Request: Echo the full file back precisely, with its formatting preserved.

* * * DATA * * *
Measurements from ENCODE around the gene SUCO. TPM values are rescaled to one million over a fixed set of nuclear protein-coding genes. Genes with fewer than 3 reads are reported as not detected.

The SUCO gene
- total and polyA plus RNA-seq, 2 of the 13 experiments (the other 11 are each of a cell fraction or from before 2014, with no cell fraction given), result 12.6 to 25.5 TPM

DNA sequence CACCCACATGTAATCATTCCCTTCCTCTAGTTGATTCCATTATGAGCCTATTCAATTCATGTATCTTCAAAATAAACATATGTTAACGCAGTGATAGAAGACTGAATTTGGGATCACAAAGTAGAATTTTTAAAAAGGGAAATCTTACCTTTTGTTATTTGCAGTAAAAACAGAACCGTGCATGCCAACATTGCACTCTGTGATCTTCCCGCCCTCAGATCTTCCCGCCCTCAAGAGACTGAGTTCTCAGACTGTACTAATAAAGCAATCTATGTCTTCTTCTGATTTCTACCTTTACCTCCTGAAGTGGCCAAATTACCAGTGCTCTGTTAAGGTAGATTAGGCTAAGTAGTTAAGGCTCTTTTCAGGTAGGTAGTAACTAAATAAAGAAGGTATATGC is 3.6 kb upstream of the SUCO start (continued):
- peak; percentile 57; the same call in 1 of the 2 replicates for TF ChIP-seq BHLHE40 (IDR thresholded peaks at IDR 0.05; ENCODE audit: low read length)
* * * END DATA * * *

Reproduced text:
Measurements from ENCODE around the gene SUCO. TPM values are rescaled to one million over a fixed set of nuclear protein-coding genes. Genes with fewer than 3 reads are reported as not detected.

The SUCO gene
- total and polyA plus RNA-seq, 2 of the 13 experiments (the other 11 are each of a cell fraction or from before 2014, with no cell fraction given), result 12.6 to 25.5 TPM

DNA sequence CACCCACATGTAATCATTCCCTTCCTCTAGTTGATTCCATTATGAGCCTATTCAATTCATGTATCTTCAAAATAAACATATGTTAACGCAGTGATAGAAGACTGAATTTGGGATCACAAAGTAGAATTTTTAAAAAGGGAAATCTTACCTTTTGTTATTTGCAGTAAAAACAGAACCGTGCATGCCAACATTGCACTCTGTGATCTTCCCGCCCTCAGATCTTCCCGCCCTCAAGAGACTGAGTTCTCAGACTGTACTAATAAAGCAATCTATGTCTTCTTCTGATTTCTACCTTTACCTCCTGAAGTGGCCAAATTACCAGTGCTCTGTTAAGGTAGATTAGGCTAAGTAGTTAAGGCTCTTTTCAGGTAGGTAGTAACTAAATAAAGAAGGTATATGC is 3.6 kb upstream of the SUCO start (continued):
- peak; percentile 57; the same call in 1 of the 2 replicates for TF ChIP-seq BHLHE40 (IDR thresholded peaks at IDR 0.05; ENCODE audit: low read length)